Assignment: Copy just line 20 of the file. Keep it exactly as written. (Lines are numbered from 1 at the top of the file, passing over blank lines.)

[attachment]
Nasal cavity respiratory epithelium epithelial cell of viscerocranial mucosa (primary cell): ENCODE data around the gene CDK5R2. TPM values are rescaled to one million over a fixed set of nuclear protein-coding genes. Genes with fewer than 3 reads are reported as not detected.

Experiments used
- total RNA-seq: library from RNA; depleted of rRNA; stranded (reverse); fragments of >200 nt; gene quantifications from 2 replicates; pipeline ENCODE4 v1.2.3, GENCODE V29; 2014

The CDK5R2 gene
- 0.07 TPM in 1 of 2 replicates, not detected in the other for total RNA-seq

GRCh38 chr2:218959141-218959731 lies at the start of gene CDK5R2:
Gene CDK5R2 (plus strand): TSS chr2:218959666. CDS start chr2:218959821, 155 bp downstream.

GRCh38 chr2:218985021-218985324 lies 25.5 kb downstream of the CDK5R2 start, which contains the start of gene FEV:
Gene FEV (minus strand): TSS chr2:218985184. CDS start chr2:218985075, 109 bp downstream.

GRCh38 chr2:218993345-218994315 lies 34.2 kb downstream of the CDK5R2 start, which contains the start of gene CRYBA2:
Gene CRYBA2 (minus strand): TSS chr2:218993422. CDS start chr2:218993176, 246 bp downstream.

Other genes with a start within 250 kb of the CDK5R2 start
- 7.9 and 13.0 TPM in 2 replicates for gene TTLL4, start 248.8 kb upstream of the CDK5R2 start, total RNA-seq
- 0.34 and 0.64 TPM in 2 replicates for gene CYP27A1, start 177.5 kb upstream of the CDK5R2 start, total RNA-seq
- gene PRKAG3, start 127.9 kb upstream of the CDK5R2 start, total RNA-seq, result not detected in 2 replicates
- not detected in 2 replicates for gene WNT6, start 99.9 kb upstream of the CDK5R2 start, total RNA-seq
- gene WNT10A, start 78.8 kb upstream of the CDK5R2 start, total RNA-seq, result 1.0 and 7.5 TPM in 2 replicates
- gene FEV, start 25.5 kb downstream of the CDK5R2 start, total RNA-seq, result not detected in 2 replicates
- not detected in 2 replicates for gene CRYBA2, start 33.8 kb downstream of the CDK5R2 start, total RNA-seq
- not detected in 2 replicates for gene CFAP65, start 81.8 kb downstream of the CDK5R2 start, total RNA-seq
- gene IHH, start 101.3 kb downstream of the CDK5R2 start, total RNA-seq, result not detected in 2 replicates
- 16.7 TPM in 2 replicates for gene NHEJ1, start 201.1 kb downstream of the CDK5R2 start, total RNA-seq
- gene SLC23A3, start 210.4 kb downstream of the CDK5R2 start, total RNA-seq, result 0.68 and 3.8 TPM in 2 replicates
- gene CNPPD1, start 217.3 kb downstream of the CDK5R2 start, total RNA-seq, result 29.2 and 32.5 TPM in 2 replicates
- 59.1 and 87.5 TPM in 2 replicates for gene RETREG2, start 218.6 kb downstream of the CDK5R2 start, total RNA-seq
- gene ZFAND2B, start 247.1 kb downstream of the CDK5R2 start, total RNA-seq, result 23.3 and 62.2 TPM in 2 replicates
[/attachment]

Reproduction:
- not detected in 2 replicates for gene CFAP65, start 81.8 kb downstream of the CDK5R2 start, total RNA-seq